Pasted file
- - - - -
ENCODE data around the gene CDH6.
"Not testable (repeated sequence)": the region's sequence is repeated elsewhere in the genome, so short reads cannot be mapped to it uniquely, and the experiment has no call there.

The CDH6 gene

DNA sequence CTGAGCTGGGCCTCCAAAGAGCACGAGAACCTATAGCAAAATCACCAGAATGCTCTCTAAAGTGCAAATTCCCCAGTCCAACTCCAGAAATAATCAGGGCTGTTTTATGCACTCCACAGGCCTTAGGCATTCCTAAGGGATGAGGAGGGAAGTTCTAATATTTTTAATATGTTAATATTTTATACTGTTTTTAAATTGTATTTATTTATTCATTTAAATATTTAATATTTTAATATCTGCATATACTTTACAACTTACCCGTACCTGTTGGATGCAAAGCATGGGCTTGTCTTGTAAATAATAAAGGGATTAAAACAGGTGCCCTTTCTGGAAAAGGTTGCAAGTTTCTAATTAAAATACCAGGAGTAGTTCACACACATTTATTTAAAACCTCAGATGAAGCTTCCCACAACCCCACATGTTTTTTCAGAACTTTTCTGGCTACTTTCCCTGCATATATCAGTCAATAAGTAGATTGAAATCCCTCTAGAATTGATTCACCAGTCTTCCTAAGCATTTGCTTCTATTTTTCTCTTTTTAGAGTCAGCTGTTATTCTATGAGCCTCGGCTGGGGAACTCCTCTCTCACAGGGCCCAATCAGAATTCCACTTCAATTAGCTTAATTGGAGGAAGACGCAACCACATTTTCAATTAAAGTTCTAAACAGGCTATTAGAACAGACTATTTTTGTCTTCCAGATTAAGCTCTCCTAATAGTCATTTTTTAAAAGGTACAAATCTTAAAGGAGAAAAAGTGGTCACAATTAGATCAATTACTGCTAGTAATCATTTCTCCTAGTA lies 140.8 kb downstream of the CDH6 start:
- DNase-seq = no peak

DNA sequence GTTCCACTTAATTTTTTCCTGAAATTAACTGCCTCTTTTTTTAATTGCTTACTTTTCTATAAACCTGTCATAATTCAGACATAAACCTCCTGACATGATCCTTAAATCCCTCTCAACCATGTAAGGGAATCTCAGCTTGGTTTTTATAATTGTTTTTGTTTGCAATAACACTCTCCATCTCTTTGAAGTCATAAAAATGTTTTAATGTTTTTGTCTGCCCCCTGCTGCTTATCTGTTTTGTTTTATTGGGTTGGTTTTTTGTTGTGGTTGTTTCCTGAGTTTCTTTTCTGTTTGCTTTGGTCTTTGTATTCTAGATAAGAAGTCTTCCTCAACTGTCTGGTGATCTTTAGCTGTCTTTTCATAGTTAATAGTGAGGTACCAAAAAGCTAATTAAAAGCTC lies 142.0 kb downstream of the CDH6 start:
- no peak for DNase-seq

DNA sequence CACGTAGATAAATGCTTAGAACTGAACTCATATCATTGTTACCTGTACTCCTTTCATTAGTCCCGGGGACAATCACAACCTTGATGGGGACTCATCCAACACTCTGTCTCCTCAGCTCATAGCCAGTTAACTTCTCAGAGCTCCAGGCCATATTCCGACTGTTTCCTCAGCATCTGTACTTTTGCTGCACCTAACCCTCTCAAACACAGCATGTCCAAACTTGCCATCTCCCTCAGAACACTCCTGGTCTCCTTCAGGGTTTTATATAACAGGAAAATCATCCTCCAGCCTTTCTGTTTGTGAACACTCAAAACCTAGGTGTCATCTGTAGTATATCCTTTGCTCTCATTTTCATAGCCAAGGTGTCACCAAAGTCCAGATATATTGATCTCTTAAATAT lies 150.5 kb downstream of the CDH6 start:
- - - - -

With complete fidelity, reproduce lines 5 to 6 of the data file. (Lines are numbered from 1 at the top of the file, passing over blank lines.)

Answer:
- DNase-seq = no peak

DNA sequence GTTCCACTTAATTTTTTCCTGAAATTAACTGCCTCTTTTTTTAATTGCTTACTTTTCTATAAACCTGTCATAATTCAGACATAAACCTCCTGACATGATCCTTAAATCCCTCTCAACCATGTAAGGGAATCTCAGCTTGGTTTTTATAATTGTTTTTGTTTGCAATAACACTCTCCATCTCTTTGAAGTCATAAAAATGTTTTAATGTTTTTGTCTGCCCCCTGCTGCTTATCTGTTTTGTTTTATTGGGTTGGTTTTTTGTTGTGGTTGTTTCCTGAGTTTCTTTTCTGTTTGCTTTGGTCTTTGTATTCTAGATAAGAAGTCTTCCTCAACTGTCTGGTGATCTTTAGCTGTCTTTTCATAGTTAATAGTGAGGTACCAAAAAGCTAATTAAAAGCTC lies 142.0 kb downstream of the CDH6 start: